A month of moving forward

This past weekend, I took part in an intensive three-day social media “boot camp” at Ryerson University. The workshop was the last of four work/writing-related events I attended over the past month, as part of my post-downsizing journey.

Exactly a month ago, September 22, I began with Toronto’s Word on the Street festival, where I attended half a dozen back-to-back workshops offered by the Humber School for Writers. Next was a Canadian Media Guild panel discussion for freelance journalists, then a JVS job fair.

I didn’t seek out any of these events. I saw a newspaper ad for Word on the Street, and happened to notice the writing workshops being offered there. The panel discussion was announced on LinkedIn, and a Ryerson workshop – not the one I ended up going to – was also announced on LinkedIn, leading me in a roundabout way to the one I attended. I learned about the job fair from an email.

I like that serendipity played a role in my finding these events, and I like that they  all took place within a month. It was significant for me to get out of my dining room/home office and away from my computer screen.

I left my job four months ago not knowing what was next, but doing my best to be open to opportunities, and pursuing the ones that present themselves and also “feel right.”

Now that my calendar has cleared for at least the next few weeks, I think it’s time to consolidate and implement what I’ve learned over the past month.

Serendipity, Jane Lynch, and me

It’s a long time since I’ve had to look for a job. Before I joined The Canadian Jewish News in the early 1990s, I was a stay-at-home mom hoping to find time to write the occasional freelance article.

To be honest, serendipity had a lot to do with my career path. “Full-time staff reporter” wasn’t a job I applied for, or even one I thought I’d be able to fit into my life. I had written a total of four freelance articles for The CJN over a period of several years when I heard then-editor Patricia Rucker speak at my synagogue. I approached her after her talk, and she invited me to send her a copy of my CV. One thing led to another. I was asked to cover an event, then a second one. I became a regular freelancer for the paper, then a once-a-week proofreader as well. A reporter job became available, and it provided me not only with work I loved, but the flexibility to carpool my kids and be available for them when they needed me, as long as I covered some weeknight and Sunday events.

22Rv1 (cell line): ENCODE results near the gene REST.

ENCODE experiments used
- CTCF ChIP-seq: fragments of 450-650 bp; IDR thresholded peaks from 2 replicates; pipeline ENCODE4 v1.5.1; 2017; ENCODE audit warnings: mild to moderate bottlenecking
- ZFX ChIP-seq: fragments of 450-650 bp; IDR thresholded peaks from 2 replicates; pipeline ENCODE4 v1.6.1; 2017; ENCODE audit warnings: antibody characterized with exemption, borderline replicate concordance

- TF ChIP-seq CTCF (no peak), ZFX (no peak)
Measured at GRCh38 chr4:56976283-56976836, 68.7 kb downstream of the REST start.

That’s why I was intrigued by a quote in a recent Toronto Star article by Richard Ouzounian. He wrote about Jane Lynch, aka Sue Sylvester on the TV hit Glee:

“Ask Lynch where she wants her career to go next, however, and the answer is surprising.

‘I don’t make lists. I don’t have aspirations. It’s served me well. I do all the footwork and then I allow the universe to roll in at my feet. I make good decisions when they’re offered to me, but I don’t go looking for them.’ ”

Lynch’s philosophy resonated with me. I’m brushing up my resume and looking for work, but I’m also hoping to create a bit of serendipity – networking, and reminding myself to stay open to possibilities.